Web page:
Associate Professor Ingrid Winkler

Senior Research Fellow

Projects

About me

Associate Professor Ingrid Winkler is a Senior Research Fellow and head of the Stem Cells and Cancer group at Mater Research, Brisbane, Australia.

Ingrid Winkler’s research focuses on understanding how micro-environments protect and instruct Stem Cells. Her innovative research has already led to several discoveries, such as a novel strategy to protect normal Haematopoietic Stem Cells from chemotherapy or radiation damage.  Research which may lead to a novel strategy to  i. Potentially alleviate the life-threatening side-effects of cancer therapies, and ii. New ways to sensitise cancer cells to standard cancer therapy.

Over the course of her career, Dr Winkler has produced 49 peer-reviewed articles, including a recent landmark study in Nature Medicine 2012, describing a key component of the bone marrow vascular niche (E-selectin) in regulating Haematopoietic Stem Cell self-renewal and chemo-sensitivity and last year her research was recognized to be among ‘Ten of the Best Research Projects’in Australia by the National Health & Medical Research Council.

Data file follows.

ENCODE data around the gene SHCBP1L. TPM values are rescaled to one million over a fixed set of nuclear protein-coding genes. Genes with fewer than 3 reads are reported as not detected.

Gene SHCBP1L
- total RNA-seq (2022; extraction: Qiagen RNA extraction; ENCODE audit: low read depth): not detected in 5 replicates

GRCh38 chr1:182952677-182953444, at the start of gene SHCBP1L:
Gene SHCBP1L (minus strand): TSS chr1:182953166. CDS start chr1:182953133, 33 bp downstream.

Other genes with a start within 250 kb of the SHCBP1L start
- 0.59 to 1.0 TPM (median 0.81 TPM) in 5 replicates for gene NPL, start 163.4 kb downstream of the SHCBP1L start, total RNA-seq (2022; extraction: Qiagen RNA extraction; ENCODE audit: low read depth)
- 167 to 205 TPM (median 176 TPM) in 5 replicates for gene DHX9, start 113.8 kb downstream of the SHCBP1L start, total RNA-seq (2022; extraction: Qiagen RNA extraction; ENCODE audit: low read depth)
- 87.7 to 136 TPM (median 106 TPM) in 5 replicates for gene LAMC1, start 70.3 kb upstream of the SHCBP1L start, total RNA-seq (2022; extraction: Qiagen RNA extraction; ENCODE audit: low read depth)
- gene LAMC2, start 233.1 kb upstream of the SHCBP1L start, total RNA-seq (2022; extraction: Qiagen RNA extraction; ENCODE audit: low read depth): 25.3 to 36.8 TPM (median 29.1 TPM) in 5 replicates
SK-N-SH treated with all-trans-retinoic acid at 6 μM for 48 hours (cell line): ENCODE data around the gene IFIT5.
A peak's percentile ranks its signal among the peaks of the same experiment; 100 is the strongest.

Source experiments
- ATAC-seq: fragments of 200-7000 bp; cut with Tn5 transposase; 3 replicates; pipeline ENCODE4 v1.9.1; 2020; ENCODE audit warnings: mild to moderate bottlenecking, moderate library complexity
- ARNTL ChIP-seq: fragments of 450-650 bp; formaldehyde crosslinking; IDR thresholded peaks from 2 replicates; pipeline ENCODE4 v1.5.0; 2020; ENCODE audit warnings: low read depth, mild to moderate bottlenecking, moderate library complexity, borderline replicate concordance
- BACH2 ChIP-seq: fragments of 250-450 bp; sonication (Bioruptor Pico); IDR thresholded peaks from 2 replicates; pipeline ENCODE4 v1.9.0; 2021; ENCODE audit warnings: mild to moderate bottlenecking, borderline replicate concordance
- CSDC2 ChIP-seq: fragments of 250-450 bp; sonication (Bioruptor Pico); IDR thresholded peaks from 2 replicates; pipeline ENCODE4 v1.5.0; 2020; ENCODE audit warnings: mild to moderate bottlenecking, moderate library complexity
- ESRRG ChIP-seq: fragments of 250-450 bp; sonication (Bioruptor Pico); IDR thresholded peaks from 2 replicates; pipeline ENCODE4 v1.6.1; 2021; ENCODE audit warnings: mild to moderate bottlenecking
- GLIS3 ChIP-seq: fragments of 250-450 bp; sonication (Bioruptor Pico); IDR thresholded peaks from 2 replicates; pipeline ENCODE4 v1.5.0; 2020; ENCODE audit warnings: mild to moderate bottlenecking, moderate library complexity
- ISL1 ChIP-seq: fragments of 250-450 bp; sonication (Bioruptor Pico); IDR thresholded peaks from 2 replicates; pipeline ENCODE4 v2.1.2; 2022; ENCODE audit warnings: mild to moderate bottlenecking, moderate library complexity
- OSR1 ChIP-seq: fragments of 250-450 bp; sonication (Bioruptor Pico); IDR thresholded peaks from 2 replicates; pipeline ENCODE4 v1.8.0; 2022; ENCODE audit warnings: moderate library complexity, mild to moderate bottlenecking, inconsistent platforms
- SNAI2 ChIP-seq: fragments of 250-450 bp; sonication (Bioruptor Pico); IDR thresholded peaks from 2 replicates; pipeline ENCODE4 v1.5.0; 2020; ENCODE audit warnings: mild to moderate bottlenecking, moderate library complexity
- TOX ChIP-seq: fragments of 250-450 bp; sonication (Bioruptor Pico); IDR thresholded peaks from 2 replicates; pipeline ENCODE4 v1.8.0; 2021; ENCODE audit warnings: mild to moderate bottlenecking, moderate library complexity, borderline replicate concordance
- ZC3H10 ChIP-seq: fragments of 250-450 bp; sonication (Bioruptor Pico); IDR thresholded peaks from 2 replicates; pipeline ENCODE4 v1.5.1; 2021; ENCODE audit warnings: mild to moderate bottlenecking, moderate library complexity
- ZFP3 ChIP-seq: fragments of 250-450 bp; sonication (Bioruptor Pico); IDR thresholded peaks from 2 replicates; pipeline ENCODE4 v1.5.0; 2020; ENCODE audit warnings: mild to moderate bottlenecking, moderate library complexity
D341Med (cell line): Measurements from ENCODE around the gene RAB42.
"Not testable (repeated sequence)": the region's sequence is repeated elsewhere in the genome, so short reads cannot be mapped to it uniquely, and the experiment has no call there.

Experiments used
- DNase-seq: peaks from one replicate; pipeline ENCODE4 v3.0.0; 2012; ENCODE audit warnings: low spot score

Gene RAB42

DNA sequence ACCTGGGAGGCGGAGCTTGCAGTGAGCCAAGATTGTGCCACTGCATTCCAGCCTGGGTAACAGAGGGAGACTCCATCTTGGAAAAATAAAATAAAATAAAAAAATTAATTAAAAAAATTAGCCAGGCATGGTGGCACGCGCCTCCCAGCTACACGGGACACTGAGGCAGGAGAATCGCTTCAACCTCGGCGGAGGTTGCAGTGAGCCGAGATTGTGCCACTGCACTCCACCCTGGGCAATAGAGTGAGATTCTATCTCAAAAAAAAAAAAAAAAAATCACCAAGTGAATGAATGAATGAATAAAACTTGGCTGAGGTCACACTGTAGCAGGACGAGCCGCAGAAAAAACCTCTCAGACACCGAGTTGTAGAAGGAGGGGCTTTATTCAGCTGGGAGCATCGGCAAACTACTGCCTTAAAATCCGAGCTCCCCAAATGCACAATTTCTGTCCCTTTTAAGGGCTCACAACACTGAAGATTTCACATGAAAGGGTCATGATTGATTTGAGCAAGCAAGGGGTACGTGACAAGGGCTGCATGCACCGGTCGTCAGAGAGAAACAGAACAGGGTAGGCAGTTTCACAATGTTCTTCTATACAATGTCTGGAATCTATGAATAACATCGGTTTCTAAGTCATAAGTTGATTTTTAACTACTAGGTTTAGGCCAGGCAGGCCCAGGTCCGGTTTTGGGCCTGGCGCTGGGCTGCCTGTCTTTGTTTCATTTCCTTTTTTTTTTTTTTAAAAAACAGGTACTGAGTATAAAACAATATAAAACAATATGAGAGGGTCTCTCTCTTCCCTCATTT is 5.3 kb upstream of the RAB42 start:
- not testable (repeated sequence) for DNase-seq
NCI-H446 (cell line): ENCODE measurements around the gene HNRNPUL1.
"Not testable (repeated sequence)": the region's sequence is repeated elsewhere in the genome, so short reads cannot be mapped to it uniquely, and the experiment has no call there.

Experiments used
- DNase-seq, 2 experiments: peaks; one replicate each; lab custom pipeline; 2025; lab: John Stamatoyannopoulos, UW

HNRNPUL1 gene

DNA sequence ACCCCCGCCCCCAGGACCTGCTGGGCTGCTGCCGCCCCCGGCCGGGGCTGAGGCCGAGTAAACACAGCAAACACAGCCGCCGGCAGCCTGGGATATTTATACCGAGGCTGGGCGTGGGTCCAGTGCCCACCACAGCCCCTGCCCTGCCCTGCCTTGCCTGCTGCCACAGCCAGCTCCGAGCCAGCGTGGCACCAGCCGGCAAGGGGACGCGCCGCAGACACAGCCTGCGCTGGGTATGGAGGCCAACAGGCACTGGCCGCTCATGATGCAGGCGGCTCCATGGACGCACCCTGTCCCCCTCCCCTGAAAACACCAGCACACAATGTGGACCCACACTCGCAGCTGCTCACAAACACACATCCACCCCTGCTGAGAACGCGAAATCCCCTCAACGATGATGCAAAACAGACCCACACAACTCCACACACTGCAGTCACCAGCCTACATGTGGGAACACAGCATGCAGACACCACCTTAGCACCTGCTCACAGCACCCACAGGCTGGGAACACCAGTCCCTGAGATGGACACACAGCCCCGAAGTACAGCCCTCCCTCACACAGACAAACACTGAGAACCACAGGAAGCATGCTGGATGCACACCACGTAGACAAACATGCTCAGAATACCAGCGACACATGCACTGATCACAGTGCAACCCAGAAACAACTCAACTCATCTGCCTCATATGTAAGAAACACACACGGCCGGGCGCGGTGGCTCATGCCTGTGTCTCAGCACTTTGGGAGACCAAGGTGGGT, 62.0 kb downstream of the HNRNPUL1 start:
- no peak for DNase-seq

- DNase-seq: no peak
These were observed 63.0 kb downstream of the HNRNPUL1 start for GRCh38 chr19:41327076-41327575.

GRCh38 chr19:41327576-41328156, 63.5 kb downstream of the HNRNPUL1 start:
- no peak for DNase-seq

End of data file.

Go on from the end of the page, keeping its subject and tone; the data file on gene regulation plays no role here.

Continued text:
Publications

Selected Publications

Winkler IG, Barbier V, Nowlan B, et al. Vascular niche E-selectin regulates hematopoietic stem cell dormancy, self renewal and chemoresistance.
 Nature Medicine. 2012;18(11):1651-1657.

Winkler IG, Sims NA, Pettit AR, et al. Bone marrow macrophages maintain hematopoietic stem cell (HSC) niches and their depletion mobilizes HSCs.
 Blood. 2010. 116(23):4815-4828.

Winkler IG, Barbier V, Wadley R, Zannettino AC, Williams S, Levesque JP.
 Positioning of bone marrow hematopoietic and stromal cells relative to blood flow in vivo: serially reconstituting hematopoietic stem cells reside in distinct nonperfused niches.
 Blood. 2010. 116(3):375-385. 

Levesque JP, Winkler IG. Mobilization of hematopoietic stem cells: state of the art.
 Curr Opin Organ Transplant. 2008;13(1):53-58.

Winkler IG, Pettit AR, Raggatt LJ, et al.
 Hematopoietic stem cell mobilizing agents G-CSF, cyclophosphamide or AMD3100 have distinct mechanisms of action on bone marrow HSC niches and bone formation.
 Leukemia. 2012;26(7):1594-1601.

Winkler IG, Bendall LJ, Forristal CE, et al.
 B-lymphopoiesis is stopped by mobilizing doses of G-CSF and is rescued by overexpression of the anti-apoptotic protein Bcl2.
 Haematologica. 2012; 98(3):325-333.

Research fields

Stem Cell and Cancer Group